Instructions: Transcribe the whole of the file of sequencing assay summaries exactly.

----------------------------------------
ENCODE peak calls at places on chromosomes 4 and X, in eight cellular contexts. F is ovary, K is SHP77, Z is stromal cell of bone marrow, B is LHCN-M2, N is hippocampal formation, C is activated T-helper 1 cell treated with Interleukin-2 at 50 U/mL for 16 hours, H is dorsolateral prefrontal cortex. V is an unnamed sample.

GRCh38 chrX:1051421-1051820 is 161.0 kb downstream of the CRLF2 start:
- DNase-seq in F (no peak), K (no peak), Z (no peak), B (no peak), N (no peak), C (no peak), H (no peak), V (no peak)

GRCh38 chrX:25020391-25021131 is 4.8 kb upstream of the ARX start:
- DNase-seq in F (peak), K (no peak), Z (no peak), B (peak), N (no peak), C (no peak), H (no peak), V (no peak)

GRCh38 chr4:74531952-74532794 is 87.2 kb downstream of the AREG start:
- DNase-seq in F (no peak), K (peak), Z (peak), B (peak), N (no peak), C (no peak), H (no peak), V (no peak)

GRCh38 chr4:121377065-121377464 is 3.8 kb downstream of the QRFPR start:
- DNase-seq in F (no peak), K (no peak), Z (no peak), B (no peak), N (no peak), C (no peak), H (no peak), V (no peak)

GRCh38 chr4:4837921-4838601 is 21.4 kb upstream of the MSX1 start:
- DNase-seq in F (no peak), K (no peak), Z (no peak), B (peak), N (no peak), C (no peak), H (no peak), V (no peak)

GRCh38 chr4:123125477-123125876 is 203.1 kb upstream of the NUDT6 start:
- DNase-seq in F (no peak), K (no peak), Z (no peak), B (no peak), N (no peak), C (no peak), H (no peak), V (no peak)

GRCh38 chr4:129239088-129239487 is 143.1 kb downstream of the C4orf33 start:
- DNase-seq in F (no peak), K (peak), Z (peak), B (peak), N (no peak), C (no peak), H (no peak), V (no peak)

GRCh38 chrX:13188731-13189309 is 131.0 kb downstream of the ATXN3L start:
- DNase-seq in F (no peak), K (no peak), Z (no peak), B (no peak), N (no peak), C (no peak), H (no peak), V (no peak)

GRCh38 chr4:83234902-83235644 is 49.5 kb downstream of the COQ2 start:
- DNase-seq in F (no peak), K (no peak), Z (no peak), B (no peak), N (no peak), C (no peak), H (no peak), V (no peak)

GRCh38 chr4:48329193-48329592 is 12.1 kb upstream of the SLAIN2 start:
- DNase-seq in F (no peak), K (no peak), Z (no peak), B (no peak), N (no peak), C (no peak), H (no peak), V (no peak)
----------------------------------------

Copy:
ENCODE peak calls at places on chromosomes 4 and X, in eight cellular contexts. F is ovary, K is SHP77, Z is stromal cell of bone marrow, B is LHCN-M2, N is hippocampal formation, C is activated T-helper 1 cell treated with Interleukin-2 at 50 U/mL for 16 hours, H is dorsolateral prefrontal cortex. V is an unnamed sample.

GRCh38 chrX:1051421-1051820 is 161.0 kb downstream of the CRLF2 start:
- DNase-seq in F (no peak), K (no peak), Z (no peak), B (no peak), N (no peak), C (no peak), H (no peak), V (no peak)

GRCh38 chrX:25020391-25021131 is 4.8 kb upstream of the ARX start:
- DNase-seq in F (peak), K (no peak), Z (no peak), B (peak), N (no peak), C (no peak), H (no peak), V (no peak)

GRCh38 chr4:74531952-74532794 is 87.2 kb downstream of the AREG start:
- DNase-seq in F (no peak), K (peak), Z (peak), B (peak), N (no peak), C (no peak), H (no peak), V (no peak)

GRCh38 chr4:121377065-121377464 is 3.8 kb downstream of the QRFPR start:
- DNase-seq in F (no peak), K (no peak), Z (no peak), B (no peak), N (no peak), C (no peak), H (no peak), V (no peak)

GRCh38 chr4:4837921-4838601 is 21.4 kb upstream of the MSX1 start:
- DNase-seq in F (no peak), K (no peak), Z (no peak), B (peak), N (no peak), C (no peak), H (no peak), V (no peak)

GRCh38 chr4:123125477-123125876 is 203.1 kb upstream of the NUDT6 start:
- DNase-seq in F (no peak), K (no peak), Z (no peak), B (no peak), N (no peak), C (no peak), H (no peak), V (no peak)

GRCh38 chr4:129239088-129239487 is 143.1 kb downstream of the C4orf33 start:
- DNase-seq in F (no peak), K (peak), Z (peak), B (peak), N (no peak), C (no peak), H (no peak), V (no peak)

GRCh38 chrX:13188731-13189309 is 131.0 kb downstream of the ATXN3L start:
- DNase-seq in F (no peak), K (no peak), Z (no peak), B (no peak), N (no peak), C (no peak), H (no peak), V (no peak)

GRCh38 chr4:83234902-83235644 is 49.5 kb downstream of the COQ2 start:
- DNase-seq in F (no peak), K (no peak), Z (no peak), B (no peak), N (no peak), C (no peak), H (no peak), V (no peak)

GRCh38 chr4:48329193-48329592 is 12.1 kb upstream of the SLAIN2 start:
- DNase-seq in F (no peak), K (no peak), Z (no peak), B (no peak), N (no peak), C (no peak), H (no peak), V (no peak)